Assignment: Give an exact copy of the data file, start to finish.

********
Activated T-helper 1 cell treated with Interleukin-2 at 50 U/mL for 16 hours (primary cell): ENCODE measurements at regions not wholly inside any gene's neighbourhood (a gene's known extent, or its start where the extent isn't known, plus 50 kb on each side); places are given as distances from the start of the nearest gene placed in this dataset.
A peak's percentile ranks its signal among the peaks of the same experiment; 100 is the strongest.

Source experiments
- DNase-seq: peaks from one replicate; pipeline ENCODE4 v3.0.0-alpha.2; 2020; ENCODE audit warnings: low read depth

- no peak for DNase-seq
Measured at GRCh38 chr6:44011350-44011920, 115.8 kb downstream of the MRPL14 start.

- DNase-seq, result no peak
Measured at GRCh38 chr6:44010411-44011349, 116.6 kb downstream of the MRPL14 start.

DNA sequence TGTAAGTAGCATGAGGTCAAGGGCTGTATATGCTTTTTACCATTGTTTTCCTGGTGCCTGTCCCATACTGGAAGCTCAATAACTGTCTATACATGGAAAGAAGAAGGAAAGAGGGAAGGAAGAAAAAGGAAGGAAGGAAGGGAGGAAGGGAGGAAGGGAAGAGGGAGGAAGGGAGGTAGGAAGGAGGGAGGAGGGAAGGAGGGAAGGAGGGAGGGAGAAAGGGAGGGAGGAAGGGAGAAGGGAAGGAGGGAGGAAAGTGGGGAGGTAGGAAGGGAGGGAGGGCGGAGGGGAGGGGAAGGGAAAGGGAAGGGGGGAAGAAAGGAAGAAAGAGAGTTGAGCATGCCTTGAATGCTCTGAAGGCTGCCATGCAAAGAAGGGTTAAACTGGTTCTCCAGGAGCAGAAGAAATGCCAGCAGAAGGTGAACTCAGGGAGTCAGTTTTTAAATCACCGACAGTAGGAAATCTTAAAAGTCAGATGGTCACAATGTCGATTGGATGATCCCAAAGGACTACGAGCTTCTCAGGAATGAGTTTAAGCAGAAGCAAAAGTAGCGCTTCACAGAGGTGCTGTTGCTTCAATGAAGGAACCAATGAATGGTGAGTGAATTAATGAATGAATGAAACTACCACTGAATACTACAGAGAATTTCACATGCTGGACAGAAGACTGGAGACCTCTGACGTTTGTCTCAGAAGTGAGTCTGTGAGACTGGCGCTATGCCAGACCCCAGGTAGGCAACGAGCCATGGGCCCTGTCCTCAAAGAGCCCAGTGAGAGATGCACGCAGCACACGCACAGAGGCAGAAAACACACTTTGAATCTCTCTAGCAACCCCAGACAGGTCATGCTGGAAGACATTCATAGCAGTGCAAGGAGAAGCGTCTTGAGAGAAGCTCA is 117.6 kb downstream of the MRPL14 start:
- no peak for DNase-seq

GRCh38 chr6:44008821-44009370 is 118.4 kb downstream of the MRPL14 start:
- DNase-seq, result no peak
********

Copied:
Activated T-helper 1 cell treated with Interleukin-2 at 50 U/mL for 16 hours (primary cell): ENCODE measurements at regions not wholly inside any gene's neighbourhood (a gene's known extent, or its start where the extent isn't known, plus 50 kb on each side); places are given as distances from the start of the nearest gene placed in this dataset.
A peak's percentile ranks its signal among the peaks of the same experiment; 100 is the strongest.

Source experiments
- DNase-seq: peaks from one replicate; pipeline ENCODE4 v3.0.0-alpha.2; 2020; ENCODE audit warnings: low read depth

- no peak for DNase-seq
Measured at GRCh38 chr6:44011350-44011920, 115.8 kb downstream of the MRPL14 start.

- DNase-seq, result no peak
Measured at GRCh38 chr6:44010411-44011349, 116.6 kb downstream of the MRPL14 start.

DNA sequence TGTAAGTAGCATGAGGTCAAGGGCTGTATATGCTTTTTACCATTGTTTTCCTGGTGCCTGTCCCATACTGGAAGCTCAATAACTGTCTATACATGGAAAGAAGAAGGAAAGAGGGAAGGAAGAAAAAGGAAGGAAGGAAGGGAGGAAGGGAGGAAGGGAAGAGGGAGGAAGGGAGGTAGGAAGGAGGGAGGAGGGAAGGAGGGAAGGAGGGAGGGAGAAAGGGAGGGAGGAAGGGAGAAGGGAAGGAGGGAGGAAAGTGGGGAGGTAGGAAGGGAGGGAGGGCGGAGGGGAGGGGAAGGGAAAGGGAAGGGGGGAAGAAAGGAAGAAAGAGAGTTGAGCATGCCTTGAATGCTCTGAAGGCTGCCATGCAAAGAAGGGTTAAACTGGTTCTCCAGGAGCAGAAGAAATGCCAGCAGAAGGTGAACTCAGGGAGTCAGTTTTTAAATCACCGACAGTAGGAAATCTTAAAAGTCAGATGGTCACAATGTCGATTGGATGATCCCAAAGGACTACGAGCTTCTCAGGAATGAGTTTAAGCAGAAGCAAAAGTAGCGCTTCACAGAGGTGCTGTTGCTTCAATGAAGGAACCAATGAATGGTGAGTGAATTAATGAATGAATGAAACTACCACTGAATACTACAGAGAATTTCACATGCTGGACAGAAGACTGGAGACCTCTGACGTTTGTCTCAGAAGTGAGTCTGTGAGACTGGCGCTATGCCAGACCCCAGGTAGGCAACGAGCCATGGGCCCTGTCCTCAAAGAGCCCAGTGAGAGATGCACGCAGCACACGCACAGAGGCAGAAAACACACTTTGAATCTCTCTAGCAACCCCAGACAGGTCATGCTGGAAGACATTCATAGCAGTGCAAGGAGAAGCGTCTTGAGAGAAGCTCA is 117.6 kb downstream of the MRPL14 start:
- no peak for DNase-seq

GRCh38 chr6:44008821-44009370 is 118.4 kb downstream of the MRPL14 start:
- DNase-seq, result no peak